Research interests

My current interests lie at the interface between quantum optics, atomic physics, nanophotonics, and many-body physics. In particular, my research now focuses on the physics of collective atomic interactions.

Physics of correlated dissipation


Dissipation is a pervasive problem in many areas of physics. In quantum optics, the efforts directed towards engineering strong interactions between atoms and photons are typically thwarted by loss. The conventional strategy when dealing with dissipation is to increase the coupling between the atoms and the photonic mode of interest (that of a cavity or a waveguide), relative to the emission rate into “bad modes” (free space). In this picture, dissipation is considered to be a single-atom effect. However, if atoms are close enough to each other, photon emission becomes collective, as there can be interference. In particular, this interference can be destructive, and thus the atoms become subradiant. Below, you can find an image with the numerical calculation of the emitted field generated by the most subradiant collective mode (eigenstate) of a chain of 50 atoms in free space.

Intensity profile for the most subradiant collective atomic mode of a chain of 50 atoms in free space

Recently, I have been exploring how these interactions through free space, which are typically neglected, can exponentially improve the fidelity of quantum memories. Moreover, correlated dissipation actually constitutes a rich many-body physics problem, with implications that branch out from quantum information science to quantum non-linear optics. If you want to know more about this subject, please check out our most recent work: PRX 7, 031024 (2017).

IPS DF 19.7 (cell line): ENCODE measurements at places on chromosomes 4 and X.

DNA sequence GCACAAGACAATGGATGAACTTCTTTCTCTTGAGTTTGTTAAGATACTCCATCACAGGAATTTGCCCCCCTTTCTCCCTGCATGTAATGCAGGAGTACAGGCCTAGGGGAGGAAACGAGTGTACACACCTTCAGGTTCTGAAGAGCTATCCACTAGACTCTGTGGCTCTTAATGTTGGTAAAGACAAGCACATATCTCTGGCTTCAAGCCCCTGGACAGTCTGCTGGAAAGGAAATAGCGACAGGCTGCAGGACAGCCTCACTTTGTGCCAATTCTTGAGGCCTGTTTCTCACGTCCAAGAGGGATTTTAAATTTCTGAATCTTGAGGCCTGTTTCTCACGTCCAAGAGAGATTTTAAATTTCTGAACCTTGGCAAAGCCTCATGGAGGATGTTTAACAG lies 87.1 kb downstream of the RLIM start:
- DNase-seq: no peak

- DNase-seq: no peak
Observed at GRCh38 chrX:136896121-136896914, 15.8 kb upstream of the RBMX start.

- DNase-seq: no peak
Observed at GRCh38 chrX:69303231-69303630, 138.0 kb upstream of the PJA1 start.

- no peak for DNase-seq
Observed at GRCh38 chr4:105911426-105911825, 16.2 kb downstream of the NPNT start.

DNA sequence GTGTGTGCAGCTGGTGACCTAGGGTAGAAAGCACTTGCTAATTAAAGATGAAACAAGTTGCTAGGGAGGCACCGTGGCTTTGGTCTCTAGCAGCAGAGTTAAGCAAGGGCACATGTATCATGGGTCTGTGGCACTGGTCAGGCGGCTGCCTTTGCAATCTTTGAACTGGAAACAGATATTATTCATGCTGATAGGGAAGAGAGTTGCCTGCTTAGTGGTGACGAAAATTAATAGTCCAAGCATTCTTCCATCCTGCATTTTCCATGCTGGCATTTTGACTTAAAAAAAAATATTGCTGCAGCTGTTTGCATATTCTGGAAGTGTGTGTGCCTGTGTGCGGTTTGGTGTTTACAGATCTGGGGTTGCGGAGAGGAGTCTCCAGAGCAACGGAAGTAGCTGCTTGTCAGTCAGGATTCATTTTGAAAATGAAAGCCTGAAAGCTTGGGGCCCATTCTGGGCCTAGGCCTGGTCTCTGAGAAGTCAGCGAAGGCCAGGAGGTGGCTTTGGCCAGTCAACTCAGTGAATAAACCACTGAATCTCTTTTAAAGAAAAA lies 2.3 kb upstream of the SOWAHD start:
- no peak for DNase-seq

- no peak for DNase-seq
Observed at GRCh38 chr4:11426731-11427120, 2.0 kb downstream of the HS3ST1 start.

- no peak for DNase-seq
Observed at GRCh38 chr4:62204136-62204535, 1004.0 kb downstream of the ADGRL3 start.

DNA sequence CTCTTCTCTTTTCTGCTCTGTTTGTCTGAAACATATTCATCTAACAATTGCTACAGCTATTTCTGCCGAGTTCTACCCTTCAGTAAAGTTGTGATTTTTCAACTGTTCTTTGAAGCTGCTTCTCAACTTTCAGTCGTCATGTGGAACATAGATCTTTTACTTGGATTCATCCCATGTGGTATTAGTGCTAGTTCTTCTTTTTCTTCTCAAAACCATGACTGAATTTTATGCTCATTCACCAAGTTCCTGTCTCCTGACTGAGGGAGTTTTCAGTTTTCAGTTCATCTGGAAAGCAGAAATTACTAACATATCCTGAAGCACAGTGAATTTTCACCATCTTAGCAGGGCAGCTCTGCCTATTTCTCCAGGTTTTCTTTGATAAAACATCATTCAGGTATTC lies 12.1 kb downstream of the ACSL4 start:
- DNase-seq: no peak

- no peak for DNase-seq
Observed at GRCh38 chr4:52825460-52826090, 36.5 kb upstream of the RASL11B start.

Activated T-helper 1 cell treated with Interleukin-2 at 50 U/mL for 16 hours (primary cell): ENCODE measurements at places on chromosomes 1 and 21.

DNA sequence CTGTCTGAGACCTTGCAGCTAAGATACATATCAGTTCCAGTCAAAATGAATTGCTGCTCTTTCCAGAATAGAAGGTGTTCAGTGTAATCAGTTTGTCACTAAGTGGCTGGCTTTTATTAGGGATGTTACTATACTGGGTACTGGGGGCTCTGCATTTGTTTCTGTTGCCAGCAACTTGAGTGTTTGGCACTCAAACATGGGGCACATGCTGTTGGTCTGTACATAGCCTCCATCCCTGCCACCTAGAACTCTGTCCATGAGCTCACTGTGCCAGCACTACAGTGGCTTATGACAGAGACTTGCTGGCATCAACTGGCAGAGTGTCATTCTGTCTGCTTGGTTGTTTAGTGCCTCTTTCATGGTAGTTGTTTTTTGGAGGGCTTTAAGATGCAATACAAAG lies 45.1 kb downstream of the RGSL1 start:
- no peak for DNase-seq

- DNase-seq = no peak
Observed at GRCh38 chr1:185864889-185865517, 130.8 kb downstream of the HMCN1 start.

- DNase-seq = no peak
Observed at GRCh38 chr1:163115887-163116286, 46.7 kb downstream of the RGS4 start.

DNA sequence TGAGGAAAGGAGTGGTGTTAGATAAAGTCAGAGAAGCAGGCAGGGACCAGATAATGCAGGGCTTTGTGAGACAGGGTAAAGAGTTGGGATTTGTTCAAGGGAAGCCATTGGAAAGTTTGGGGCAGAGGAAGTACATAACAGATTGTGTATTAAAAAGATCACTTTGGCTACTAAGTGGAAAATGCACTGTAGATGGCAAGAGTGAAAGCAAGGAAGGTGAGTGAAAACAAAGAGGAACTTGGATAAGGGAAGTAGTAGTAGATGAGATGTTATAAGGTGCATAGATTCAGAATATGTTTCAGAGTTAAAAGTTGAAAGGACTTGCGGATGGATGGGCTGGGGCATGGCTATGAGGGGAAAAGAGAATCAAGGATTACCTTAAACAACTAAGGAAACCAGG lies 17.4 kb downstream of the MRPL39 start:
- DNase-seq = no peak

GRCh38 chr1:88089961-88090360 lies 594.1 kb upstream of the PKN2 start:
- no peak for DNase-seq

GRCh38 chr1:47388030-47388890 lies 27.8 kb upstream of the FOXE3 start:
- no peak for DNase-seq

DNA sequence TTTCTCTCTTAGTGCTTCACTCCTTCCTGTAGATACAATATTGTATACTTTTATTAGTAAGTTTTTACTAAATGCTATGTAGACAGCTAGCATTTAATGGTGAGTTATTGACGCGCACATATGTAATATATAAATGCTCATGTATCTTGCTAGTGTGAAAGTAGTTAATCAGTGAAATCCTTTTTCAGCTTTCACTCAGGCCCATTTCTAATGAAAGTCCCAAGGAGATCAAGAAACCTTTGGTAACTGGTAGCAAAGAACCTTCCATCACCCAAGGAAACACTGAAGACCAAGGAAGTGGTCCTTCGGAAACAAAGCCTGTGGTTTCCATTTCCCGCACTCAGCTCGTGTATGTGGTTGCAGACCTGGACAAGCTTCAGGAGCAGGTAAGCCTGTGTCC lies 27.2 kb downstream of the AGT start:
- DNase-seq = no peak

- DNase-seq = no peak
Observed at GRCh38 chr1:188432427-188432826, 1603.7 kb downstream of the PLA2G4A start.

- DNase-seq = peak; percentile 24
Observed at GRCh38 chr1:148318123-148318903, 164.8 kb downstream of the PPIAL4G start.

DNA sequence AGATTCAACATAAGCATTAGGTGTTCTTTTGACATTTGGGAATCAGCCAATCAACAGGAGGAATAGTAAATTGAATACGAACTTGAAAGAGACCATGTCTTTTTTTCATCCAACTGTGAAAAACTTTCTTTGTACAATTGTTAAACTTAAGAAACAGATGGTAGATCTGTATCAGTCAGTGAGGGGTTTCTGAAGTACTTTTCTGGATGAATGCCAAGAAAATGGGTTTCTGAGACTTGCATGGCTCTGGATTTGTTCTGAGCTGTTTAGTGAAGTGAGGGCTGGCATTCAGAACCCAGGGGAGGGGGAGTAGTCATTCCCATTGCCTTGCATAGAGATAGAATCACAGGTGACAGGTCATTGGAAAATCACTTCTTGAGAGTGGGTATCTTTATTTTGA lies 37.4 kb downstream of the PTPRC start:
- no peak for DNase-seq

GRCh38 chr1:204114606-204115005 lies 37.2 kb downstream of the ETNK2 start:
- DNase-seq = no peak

Atoms near photonic crystal waveguides


Photon-mediated interactions can be modified by placing atoms in different dielectric environments. In particular, photonic crystals – periodically modulated dielectric structures – display a bandgap in which light cannot propagate. This switches off dissipation through the photonic guided mode, making the interaction between atoms purely coherent (if we neglect dissipation into free space). This makes photonic crystals suitable platforms for quantum simulation, as well as fascinating atom-light interfaces. The group of Prof. Kimble is a pioneer of placing atoms near these structures. You can see the most recent experimental result here PNAS 113, 10507 (2016). Our theory work describing how to understand atom-atom interactions in the presence of complex dielectrics, using the electromagnetic Green’s function, is here: PRA 95, 033818 (2017).